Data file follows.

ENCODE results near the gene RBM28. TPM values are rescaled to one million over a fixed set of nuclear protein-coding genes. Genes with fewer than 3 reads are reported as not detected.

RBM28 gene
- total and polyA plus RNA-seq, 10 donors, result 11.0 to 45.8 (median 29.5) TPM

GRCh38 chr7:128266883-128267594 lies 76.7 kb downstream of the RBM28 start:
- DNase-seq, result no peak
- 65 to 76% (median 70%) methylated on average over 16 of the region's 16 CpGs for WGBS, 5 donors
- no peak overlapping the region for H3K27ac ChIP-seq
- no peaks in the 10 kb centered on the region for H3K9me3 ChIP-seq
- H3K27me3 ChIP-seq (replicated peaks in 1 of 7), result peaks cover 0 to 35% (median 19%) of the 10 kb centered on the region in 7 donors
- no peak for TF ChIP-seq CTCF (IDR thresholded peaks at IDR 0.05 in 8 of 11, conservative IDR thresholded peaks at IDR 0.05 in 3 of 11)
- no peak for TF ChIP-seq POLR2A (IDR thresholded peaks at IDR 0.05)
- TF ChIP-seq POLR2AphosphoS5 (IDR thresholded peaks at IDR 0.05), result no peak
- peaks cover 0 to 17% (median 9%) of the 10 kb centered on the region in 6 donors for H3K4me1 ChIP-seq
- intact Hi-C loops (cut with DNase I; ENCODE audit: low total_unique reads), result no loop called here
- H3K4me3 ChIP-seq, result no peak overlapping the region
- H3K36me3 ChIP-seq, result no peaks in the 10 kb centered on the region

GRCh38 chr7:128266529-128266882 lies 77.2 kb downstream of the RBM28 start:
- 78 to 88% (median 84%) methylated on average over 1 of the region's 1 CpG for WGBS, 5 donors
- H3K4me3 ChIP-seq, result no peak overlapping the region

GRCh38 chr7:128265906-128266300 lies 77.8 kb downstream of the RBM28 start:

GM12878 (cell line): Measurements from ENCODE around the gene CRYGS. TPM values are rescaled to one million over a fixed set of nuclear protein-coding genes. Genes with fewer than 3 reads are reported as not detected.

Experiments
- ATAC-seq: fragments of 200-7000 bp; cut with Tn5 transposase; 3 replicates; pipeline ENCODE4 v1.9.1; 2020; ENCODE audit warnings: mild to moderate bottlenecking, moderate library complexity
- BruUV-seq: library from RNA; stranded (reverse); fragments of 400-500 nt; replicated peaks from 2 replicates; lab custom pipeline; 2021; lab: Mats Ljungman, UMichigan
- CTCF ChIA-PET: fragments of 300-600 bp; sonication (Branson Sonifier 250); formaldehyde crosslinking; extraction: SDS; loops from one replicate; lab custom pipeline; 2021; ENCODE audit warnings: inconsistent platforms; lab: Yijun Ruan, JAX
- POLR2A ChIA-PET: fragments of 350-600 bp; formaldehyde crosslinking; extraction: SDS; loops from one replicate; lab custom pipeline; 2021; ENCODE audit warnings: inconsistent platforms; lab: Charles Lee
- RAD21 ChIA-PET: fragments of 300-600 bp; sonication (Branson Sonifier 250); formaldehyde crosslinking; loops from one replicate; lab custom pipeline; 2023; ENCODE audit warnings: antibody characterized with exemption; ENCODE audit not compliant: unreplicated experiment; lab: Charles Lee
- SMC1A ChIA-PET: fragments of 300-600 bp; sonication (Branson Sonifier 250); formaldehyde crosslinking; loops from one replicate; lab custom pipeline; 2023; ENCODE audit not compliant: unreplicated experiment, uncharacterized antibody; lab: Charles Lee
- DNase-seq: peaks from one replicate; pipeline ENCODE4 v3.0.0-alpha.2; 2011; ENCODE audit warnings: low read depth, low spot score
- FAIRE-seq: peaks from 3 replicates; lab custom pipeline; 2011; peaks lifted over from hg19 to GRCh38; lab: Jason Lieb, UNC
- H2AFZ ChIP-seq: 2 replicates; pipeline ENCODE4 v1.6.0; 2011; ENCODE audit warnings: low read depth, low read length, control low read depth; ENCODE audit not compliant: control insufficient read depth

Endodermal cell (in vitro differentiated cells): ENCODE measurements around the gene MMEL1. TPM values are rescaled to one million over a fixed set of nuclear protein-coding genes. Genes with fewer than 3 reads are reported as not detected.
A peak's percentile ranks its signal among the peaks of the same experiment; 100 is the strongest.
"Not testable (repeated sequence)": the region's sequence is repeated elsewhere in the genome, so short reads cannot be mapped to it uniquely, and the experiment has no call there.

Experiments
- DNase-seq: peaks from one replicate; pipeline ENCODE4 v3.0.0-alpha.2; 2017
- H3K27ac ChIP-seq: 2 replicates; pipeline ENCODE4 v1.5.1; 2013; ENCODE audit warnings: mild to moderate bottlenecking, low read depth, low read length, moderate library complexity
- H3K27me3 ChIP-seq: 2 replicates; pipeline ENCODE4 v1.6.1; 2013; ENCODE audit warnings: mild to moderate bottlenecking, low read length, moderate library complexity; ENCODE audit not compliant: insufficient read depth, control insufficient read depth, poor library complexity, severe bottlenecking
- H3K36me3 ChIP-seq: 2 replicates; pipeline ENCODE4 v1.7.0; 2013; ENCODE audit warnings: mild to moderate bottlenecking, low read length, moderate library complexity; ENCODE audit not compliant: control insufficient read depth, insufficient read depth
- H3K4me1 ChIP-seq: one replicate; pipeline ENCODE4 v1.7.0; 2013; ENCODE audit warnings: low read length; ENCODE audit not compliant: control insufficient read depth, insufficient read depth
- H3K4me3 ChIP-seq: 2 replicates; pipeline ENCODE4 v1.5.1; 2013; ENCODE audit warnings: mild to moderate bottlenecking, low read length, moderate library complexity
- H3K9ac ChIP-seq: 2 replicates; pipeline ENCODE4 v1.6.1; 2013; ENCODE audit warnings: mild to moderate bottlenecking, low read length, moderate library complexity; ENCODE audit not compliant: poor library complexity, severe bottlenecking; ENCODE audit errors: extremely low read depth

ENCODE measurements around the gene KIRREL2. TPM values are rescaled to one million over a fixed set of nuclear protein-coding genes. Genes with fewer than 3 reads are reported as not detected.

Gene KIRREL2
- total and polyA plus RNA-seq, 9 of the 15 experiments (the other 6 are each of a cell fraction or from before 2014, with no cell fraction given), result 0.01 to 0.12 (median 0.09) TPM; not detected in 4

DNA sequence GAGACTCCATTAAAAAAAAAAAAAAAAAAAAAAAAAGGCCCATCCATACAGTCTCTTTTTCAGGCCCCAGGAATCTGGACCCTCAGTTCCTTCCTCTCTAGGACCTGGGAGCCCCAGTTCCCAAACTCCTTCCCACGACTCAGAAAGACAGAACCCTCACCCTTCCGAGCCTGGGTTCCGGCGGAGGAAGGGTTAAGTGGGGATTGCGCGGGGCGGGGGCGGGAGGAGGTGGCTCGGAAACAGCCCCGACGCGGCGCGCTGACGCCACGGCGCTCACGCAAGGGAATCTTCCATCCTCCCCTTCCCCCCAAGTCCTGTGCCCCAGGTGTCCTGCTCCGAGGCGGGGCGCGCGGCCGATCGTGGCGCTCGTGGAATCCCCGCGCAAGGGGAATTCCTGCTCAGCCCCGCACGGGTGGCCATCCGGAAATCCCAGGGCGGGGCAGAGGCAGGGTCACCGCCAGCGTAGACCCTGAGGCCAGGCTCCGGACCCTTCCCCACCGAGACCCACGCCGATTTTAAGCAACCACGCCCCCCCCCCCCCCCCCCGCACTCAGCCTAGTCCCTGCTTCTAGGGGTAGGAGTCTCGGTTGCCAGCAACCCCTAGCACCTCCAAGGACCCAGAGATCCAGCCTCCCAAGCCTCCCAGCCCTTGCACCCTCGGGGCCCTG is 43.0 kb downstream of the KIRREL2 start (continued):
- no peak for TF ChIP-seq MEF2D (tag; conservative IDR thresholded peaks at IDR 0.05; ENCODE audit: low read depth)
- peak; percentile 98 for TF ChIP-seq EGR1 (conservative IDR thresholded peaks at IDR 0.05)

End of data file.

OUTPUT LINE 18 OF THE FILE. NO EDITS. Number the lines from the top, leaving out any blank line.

- 78 to 88% (median 84%) methylated on average over 1 of the region's 1 CpG for WGBS, 5 donors